Time, Space and Social Interactions: Exit Mechanisms for the Covid-19 Epidemics
Antonio Scala, Andrea Flori, Alessandro Spelta, Emanuele Brugnoli, Matteo Cinelli, Walter Quattrociocchi, Fabio Pammolli
Received date: 22nd April 2020
We develop a minimalist compartmental model to study the impact of mobility restrictions in Italy during the Covid-19 outbreak. We show that, while an early lockdown shifts the contagion in time, beyond a critical value of lockdown strength the epidemic tends to restart after lifting the restrictions. We characterize the relative importance of different lockdown lifting schemes by accounting for two fundamental sources of heterogeneity, i.e. geography and demography. First, we consider Italian Regions as separate administrative entities, in which social interactions between age classes occur. We show that, due to the sparsity of the inter-Regional mobility matrix, once started, the epidemic spreading tends to develop independently across areas, justifying the adoption of mobility restrictions targeted to individual Regions or clusters of Regions. Second, we show that social contacts between members of different age classes play a fundamental role and that interventions which target local behaviours and take into account the age structure of the population can provide a significant contribution to mitigate the epidemic spreading. Our model aims to provide a general framework, and it highlights the relevance of some key parameters on non-pharmaceutical interventions to contain the contagion.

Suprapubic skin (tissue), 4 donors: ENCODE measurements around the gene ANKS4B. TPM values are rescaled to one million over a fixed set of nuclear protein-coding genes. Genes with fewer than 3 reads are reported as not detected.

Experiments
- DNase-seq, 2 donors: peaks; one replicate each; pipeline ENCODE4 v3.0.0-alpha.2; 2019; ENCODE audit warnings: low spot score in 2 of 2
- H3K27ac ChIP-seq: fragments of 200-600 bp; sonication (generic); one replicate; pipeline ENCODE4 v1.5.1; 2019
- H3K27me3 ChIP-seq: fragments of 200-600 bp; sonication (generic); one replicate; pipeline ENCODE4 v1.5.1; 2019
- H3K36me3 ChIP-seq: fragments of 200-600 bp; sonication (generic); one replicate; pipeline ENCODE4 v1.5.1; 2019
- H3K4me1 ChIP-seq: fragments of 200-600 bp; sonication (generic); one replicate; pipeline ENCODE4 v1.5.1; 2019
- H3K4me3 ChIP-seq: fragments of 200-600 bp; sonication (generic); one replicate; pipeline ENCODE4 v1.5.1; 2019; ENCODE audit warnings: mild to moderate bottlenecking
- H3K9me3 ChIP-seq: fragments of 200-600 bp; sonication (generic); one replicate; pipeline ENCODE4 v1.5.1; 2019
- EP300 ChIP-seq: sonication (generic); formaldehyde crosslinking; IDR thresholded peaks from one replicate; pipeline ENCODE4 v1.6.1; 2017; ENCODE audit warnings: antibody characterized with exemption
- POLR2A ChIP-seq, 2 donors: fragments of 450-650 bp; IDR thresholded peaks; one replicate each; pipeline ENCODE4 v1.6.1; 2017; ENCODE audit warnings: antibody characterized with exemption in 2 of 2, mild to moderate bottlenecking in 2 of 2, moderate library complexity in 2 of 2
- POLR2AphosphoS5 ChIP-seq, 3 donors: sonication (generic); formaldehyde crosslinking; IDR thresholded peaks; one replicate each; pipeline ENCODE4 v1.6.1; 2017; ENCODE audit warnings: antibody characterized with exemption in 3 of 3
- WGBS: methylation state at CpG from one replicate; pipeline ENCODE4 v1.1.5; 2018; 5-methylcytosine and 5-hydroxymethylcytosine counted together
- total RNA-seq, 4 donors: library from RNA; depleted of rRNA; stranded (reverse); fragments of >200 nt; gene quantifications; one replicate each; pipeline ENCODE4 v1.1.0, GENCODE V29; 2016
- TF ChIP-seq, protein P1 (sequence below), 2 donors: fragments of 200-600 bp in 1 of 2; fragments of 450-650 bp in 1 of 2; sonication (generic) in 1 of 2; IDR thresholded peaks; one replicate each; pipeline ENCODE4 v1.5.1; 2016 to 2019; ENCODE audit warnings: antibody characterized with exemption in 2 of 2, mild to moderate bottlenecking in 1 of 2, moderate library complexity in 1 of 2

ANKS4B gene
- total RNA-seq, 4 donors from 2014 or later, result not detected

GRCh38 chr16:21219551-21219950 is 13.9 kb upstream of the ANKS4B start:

This is an abstract of a preprint hosted on a preprint server, which is currently undergoing peer review at Scientific Reports. The findings have yet to be thoroughly evaluated, nor has a decision on ultimate publication been made. Therefore, the results reported should not be considered conclusive, and these findings should not be used to inform clinical practice, or public health policy, or be promoted as verified information.